The controversial evangelical movement targeting Indigenous communities in Canada
It’s late October 2015, and around 200 people are packed into Winnipeg’s First Nations Family Worship Centre. Facing a tall cross, believers sway in unison, arms outstretched. Some cry. Others flutter their wrists, as if an electrical current were running through them. Over the past three nights, a group of visiting religious leaders has inducted these largely Anishinaabe parishioners into their movement. The highly emotional services have built to this moment, a spiritual release called “Awakening Manitoba.” “I feel an anointing coming on!” shouts the centre’s Ojibwe pastor, Raymond Mclean, pumping his fist in the air onstage. He gestures for Alain Caron— a spectacled, scholarly preacher who has won over the congregation with a series of impassioned sermons—to join him. Mclean hooks a burly arm around Caron, who closes his eyes and dances to the blaring Christian rock.
Many of the worshippers make their way forward. As they reach Caron, he lays his hands on their heads and releases a torrent of inscrutable words. Some walk away. Others fall backwards into the arms of a deacon, who lays them flat and draws blue blankets over their motionless bodies.
They rest for a moment, faint smiles on their faces, invested with a radical new commission. As soldiers in God’s army, they will infiltrate government agencies, rid the world of idolatry, and urgently build God’s Kingdom of Heaven on earth. Under Mclean’s command, they will start here, at home: purifying Winnipeg’s troubled North End, then spreading
their message to other First Nations communities.
Since that October weekend, the Family Worship Centre has become part of the New Apostolic Reformation (NAR ), a growing religious movement quietly reshaping evangelical Christianity. While approximately three million Americans attend churches that outwardly identify with the NAR , the movement is thought to be much larger. By avoiding the trappings of organized religion, the NAR has stitched together non-denominational networks of believers, including Catholics. NAR leaders aim to create a united church — a church that, in preparation for the end times, will assimilate all Christians and dominate the world’s religious landscape.
The NAR is led by apostles and prophets. Apostles are God’s generals, charged with implementing his will on earth. They work hand in hand with prophets, who receive ongoing revelations that guide the movement. In 2014, Cindy Jacobs — an apostle who is also one of the nar’s most influential prophets — had a vision of a “prophetic mantle upon Manitoba” and claimed that God wanted to release a “spirit of reconciliation” among Indigenous and non-indigenous churches. One of the NAR leaders who have seized upon the decree is Caron, a prominent apostle from Gatineau, Quebec.
Apostles can be granted enormous powers. In some situations, they manage church finances — functions that fall to elected officials under traditional evangelical and Pentecostal systems. In certain networks, they can even hire and fire pastors. According to Rachel Tabachnick, an expert on the NAR , ignoring an apostle’s decrees is to invite demonic attack. “Submitting becomes a measure of one’s faith,” she explains.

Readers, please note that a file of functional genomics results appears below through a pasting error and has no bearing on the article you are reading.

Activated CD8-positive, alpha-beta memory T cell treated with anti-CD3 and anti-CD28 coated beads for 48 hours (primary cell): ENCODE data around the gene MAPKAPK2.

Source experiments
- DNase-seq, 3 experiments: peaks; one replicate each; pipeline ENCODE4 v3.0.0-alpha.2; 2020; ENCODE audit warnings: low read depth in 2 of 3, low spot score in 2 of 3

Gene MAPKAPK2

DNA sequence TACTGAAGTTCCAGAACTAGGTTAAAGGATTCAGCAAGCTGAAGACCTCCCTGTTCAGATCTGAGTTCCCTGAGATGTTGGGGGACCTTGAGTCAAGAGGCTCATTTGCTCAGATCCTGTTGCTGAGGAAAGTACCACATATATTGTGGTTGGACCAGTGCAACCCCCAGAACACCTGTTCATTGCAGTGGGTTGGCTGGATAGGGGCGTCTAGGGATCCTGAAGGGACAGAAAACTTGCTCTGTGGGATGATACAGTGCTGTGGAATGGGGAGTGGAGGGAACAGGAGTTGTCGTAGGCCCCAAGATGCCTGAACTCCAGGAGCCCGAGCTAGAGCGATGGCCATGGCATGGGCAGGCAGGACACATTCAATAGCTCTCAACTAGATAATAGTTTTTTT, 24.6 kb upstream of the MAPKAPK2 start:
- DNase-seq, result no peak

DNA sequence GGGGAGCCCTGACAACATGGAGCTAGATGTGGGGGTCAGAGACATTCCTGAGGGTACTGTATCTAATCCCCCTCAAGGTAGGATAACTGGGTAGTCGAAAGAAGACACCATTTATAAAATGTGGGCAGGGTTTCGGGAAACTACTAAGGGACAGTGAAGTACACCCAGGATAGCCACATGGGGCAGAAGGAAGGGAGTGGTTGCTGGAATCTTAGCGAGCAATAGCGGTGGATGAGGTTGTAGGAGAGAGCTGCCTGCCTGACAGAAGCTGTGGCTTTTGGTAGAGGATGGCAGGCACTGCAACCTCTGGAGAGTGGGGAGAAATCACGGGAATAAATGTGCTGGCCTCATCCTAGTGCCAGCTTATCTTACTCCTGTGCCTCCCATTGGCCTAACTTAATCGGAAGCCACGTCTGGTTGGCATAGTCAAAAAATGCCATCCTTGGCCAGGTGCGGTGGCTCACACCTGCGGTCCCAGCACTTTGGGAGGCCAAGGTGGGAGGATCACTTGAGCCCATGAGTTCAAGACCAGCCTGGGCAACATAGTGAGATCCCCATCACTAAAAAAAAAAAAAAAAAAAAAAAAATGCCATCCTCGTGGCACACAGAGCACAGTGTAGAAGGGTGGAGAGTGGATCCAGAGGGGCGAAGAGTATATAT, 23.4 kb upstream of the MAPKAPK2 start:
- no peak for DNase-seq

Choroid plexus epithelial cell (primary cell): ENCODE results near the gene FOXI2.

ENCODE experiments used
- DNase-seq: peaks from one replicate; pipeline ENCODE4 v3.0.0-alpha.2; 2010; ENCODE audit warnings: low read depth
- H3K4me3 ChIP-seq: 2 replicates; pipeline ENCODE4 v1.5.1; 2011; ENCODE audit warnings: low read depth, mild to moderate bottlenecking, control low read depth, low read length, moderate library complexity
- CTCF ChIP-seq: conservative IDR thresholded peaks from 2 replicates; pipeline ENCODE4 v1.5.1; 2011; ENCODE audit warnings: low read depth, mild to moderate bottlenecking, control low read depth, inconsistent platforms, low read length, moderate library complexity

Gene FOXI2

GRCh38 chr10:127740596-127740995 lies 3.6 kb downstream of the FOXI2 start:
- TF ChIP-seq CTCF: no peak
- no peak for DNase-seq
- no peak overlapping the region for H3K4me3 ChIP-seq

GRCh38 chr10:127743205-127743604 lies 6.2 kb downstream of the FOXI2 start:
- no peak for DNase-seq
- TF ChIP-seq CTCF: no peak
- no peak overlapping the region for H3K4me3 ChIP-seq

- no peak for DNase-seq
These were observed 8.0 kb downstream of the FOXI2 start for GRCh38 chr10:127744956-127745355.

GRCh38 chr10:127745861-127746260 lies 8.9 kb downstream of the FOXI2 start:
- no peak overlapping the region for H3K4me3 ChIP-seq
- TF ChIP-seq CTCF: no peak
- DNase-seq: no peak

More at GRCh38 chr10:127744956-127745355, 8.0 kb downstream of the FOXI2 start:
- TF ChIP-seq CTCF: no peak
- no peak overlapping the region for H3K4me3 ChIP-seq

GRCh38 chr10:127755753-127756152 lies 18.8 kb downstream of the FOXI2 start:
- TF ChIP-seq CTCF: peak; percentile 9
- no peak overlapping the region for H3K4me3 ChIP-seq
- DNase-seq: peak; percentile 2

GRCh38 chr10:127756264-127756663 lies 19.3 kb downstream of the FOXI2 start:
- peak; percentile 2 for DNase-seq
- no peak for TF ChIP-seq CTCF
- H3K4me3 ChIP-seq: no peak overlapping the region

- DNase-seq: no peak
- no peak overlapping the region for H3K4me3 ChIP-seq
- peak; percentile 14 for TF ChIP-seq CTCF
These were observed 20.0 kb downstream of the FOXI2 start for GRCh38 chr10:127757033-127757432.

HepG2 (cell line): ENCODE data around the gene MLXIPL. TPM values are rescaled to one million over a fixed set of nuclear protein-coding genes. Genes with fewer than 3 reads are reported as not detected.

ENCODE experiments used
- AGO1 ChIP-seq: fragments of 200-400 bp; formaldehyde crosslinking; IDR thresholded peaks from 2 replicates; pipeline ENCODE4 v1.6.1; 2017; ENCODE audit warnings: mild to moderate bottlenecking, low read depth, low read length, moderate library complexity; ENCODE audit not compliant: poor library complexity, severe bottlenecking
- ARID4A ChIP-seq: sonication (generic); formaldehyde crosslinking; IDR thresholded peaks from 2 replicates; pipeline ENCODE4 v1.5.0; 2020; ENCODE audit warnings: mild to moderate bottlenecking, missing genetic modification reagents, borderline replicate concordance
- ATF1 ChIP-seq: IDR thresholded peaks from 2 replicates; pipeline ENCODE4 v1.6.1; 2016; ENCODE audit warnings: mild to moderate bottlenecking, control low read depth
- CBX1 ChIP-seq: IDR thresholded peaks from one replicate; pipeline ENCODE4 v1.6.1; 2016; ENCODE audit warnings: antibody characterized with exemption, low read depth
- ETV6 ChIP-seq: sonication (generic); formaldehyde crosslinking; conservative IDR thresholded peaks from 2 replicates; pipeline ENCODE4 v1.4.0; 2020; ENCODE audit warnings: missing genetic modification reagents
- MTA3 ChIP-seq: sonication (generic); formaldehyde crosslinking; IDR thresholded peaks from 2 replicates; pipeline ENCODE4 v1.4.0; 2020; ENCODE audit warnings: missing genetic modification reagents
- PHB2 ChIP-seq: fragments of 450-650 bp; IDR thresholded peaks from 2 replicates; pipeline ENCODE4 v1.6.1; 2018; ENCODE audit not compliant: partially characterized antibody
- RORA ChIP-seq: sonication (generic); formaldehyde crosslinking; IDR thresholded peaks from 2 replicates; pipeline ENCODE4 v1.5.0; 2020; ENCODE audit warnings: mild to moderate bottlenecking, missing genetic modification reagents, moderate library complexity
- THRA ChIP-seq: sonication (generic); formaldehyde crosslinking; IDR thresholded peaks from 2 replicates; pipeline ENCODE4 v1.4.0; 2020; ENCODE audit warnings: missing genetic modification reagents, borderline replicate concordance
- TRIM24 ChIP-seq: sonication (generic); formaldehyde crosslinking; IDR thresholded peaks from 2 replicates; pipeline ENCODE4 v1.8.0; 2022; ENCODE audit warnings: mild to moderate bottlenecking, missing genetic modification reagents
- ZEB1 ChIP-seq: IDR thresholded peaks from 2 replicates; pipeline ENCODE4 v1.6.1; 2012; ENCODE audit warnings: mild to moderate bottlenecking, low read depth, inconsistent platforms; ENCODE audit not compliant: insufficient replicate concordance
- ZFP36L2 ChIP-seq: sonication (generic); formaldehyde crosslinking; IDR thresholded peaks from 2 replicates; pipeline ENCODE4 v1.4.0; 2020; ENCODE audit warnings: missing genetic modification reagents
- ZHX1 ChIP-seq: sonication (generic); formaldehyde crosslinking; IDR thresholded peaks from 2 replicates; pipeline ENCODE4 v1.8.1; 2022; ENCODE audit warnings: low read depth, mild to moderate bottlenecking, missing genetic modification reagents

Apostles can also garnish a portion of the tithes from the churches they oversee, with some top apostles being known to pocket millions per year. The NAR embraces elements of the prosperity gospel, which teaches that believers who give generously to their church are rewarded with material wealth and physical healing. “If you want to get out of poverty, you need to start tithing,” Caron told the congregants, who lined up to place bills in a colourful pile beside the altar. “Our tithes are going up, and our blessings are coming down!”
The NAR ’s meteoric rise has alarmed many within the evangelical world. Its critics feel that the movement’s authoritarian structure is regressive and warn that its leaders are pushing Christian teachings to disturbing extremes. In 2000, the Assemblies of God Church, the world’s largest Pentecostal denomination, released a statement critiquing the NAR ’s embrace of apostles and prophets and obsession with the demonic world. “To conclude that every sickness, injury, birth deformity and negative personality trait is caused by a demon is a misreading of Scripture,” it said. Chris Rosebrough, a Minnesota pastor and host of a Christian radio program dedicated to exposing what he believes to be false doctrines, doesn’t mince words: “It’s like a cancer within Christianity,” he tells me by phone. “What we are talking about is a formula for mass manipulation, the creation of cult leaders, and people who are absolutely unaccountable.” Others have compared it to ISIS or the Taliban.
The most high-profile example of the movement’s sway is a series of prayer and fasting rallies organized by Lou Engle, a prominent apostle and conservative activist. The events, which are known as Thecall and have been held around the world for almost twenty years, guide stadiums full of ecstatic worshippers into destroying demonic forces that Engle and other leading apostles claim cause societal ills (poverty and violence) and “ungodly” behaviour (abortion and homosexuality). The popularity of Thecall has drawn in Republican lawmakers such as Newt Gingrich, Michele Bachmann, and Mike Huckabee. Over the years, Engle has used the events to mobilize support for a host of far-right causes, including Proposition 8, the California ballot initiative against same-sex marriage, and Uganda’s infamous “Kill the Gays” bill.
Much of the theology and structure of the NAR can be traced back to the late C. Peter Wagner, a prolific author widely referred to as the movement’s “intellectual godfather.” Wagner — who died last October at the age of eighty-six — was a